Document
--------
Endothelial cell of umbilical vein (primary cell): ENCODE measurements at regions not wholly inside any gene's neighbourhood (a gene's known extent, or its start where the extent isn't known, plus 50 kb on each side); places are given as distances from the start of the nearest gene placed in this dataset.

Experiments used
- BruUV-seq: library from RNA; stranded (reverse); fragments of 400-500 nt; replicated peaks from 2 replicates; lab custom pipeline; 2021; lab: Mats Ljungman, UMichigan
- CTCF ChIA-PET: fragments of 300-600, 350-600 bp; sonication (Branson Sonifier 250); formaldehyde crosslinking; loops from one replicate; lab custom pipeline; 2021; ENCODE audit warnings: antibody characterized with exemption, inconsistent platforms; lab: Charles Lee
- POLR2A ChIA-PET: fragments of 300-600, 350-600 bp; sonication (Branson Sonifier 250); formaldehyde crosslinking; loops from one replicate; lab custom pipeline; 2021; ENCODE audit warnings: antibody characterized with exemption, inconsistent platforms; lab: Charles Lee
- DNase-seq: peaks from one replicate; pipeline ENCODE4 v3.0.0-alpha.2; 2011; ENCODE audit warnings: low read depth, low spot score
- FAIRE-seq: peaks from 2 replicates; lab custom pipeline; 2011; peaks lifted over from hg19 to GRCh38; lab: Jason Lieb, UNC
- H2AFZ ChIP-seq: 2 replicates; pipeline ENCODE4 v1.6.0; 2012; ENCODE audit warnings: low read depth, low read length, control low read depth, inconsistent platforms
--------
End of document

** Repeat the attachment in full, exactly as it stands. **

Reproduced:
Endothelial cell of umbilical vein (primary cell): ENCODE measurements at regions not wholly inside any gene's neighbourhood (a gene's known extent, or its start where the extent isn't known, plus 50 kb on each side); places are given as distances from the start of the nearest gene placed in this dataset.

Experiments used
- BruUV-seq: library from RNA; stranded (reverse); fragments of 400-500 nt; replicated peaks from 2 replicates; lab custom pipeline; 2021; lab: Mats Ljungman, UMichigan
- CTCF ChIA-PET: fragments of 300-600, 350-600 bp; sonication (Branson Sonifier 250); formaldehyde crosslinking; loops from one replicate; lab custom pipeline; 2021; ENCODE audit warnings: antibody characterized with exemption, inconsistent platforms; lab: Charles Lee
- POLR2A ChIA-PET: fragments of 300-600, 350-600 bp; sonication (Branson Sonifier 250); formaldehyde crosslinking; loops from one replicate; lab custom pipeline; 2021; ENCODE audit warnings: antibody characterized with exemption, inconsistent platforms; lab: Charles Lee
- DNase-seq: peaks from one replicate; pipeline ENCODE4 v3.0.0-alpha.2; 2011; ENCODE audit warnings: low read depth, low spot score
- FAIRE-seq: peaks from 2 replicates; lab custom pipeline; 2011; peaks lifted over from hg19 to GRCh38; lab: Jason Lieb, UNC
- H2AFZ ChIP-seq: 2 replicates; pipeline ENCODE4 v1.6.0; 2012; ENCODE audit warnings: low read depth, low read length, control low read depth, inconsistent platforms